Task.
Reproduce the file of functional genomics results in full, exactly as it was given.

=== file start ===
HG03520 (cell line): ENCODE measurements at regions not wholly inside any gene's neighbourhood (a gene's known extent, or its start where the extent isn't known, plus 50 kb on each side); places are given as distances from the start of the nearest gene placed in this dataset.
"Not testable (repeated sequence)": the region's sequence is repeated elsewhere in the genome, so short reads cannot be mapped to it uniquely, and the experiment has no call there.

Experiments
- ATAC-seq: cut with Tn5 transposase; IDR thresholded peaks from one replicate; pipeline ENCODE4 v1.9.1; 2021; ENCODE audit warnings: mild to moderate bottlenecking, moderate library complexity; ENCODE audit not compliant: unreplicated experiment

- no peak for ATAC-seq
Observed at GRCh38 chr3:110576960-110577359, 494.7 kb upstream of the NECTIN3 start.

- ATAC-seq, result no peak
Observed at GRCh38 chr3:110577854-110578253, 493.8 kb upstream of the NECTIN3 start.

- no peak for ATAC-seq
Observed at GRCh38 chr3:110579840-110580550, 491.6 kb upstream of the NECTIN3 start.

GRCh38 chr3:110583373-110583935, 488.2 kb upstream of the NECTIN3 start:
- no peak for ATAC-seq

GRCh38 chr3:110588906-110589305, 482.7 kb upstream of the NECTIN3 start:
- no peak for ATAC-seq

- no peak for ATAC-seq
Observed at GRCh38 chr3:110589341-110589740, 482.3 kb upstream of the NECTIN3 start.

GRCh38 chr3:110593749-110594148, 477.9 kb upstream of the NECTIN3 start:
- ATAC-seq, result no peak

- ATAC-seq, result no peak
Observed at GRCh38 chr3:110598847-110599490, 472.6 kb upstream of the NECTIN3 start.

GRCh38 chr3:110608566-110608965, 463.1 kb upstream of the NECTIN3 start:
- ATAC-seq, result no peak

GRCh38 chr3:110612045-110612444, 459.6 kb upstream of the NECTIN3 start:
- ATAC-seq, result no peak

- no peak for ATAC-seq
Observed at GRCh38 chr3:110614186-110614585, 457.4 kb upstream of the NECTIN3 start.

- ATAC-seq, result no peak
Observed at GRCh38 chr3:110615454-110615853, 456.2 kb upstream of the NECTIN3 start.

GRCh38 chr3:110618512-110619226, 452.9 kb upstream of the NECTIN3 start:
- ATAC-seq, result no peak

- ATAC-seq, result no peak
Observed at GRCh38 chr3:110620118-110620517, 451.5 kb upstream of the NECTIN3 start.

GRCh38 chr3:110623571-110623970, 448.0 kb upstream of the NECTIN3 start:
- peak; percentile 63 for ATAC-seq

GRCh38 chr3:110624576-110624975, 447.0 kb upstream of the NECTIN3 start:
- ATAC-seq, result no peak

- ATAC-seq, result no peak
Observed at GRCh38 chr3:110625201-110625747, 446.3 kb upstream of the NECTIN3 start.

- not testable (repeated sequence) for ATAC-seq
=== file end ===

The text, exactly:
HG03520 (cell line): ENCODE measurements at regions not wholly inside any gene's neighbourhood (a gene's known extent, or its start where the extent isn't known, plus 50 kb on each side); places are given as distances from the start of the nearest gene placed in this dataset.
"Not testable (repeated sequence)": the region's sequence is repeated elsewhere in the genome, so short reads cannot be mapped to it uniquely, and the experiment has no call there.

Experiments
- ATAC-seq: cut with Tn5 transposase; IDR thresholded peaks from one replicate; pipeline ENCODE4 v1.9.1; 2021; ENCODE audit warnings: mild to moderate bottlenecking, moderate library complexity; ENCODE audit not compliant: unreplicated experiment

- no peak for ATAC-seq
Observed at GRCh38 chr3:110576960-110577359, 494.7 kb upstream of the NECTIN3 start.

- ATAC-seq, result no peak
Observed at GRCh38 chr3:110577854-110578253, 493.8 kb upstream of the NECTIN3 start.

- no peak for ATAC-seq
Observed at GRCh38 chr3:110579840-110580550, 491.6 kb upstream of the NECTIN3 start.

GRCh38 chr3:110583373-110583935, 488.2 kb upstream of the NECTIN3 start:
- no peak for ATAC-seq

GRCh38 chr3:110588906-110589305, 482.7 kb upstream of the NECTIN3 start:
- no peak for ATAC-seq

- no peak for ATAC-seq
Observed at GRCh38 chr3:110589341-110589740, 482.3 kb upstream of the NECTIN3 start.

GRCh38 chr3:110593749-110594148, 477.9 kb upstream of the NECTIN3 start:
- ATAC-seq, result no peak

- ATAC-seq, result no peak
Observed at GRCh38 chr3:110598847-110599490, 472.6 kb upstream of the NECTIN3 start.

GRCh38 chr3:110608566-110608965, 463.1 kb upstream of the NECTIN3 start:
- ATAC-seq, result no peak

GRCh38 chr3:110612045-110612444, 459.6 kb upstream of the NECTIN3 start:
- ATAC-seq, result no peak

- no peak for ATAC-seq
Observed at GRCh38 chr3:110614186-110614585, 457.4 kb upstream of the NECTIN3 start.

- ATAC-seq, result no peak
Observed at GRCh38 chr3:110615454-110615853, 456.2 kb upstream of the NECTIN3 start.

GRCh38 chr3:110618512-110619226, 452.9 kb upstream of the NECTIN3 start:
- ATAC-seq, result no peak

- ATAC-seq, result no peak
Observed at GRCh38 chr3:110620118-110620517, 451.5 kb upstream of the NECTIN3 start.

GRCh38 chr3:110623571-110623970, 448.0 kb upstream of the NECTIN3 start:
- peak; percentile 63 for ATAC-seq

GRCh38 chr3:110624576-110624975, 447.0 kb upstream of the NECTIN3 start:
- ATAC-seq, result no peak

- ATAC-seq, result no peak
Observed at GRCh38 chr3:110625201-110625747, 446.3 kb upstream of the NECTIN3 start.

- not testable (repeated sequence) for ATAC-seq